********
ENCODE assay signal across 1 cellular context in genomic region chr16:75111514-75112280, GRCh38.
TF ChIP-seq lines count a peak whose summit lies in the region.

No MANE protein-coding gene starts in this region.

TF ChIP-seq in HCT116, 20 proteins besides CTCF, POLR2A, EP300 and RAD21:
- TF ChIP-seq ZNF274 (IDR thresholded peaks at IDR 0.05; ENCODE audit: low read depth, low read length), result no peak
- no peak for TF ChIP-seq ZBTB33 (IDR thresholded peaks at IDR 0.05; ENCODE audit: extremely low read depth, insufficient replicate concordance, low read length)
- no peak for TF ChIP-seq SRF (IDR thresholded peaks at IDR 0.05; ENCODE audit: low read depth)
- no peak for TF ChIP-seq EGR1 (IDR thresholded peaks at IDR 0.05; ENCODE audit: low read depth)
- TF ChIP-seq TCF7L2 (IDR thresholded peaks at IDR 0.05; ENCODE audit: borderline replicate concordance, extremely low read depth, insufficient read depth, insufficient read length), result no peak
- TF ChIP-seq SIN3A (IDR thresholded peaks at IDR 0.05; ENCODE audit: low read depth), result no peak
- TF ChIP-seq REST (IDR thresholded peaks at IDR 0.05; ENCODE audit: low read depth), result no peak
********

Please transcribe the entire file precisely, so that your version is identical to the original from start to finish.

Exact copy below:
ENCODE assay signal across 1 cellular context in genomic region chr16:75111514-75112280, GRCh38.
TF ChIP-seq lines count a peak whose summit lies in the region.

No MANE protein-coding gene starts in this region.

TF ChIP-seq in HCT116, 20 proteins besides CTCF, POLR2A, EP300 and RAD21:
- TF ChIP-seq ZNF274 (IDR thresholded peaks at IDR 0.05; ENCODE audit: low read depth, low read length), result no peak
- no peak for TF ChIP-seq ZBTB33 (IDR thresholded peaks at IDR 0.05; ENCODE audit: extremely low read depth, insufficient replicate concordance, low read length)
- no peak for TF ChIP-seq SRF (IDR thresholded peaks at IDR 0.05; ENCODE audit: low read depth)
- no peak for TF ChIP-seq EGR1 (IDR thresholded peaks at IDR 0.05; ENCODE audit: low read depth)
- TF ChIP-seq TCF7L2 (IDR thresholded peaks at IDR 0.05; ENCODE audit: borderline replicate concordance, extremely low read depth, insufficient read depth, insufficient read length), result no peak
- TF ChIP-seq SIN3A (IDR thresholded peaks at IDR 0.05; ENCODE audit: low read depth), result no peak
- TF ChIP-seq REST (IDR thresholded peaks at IDR 0.05; ENCODE audit: low read depth), result no peak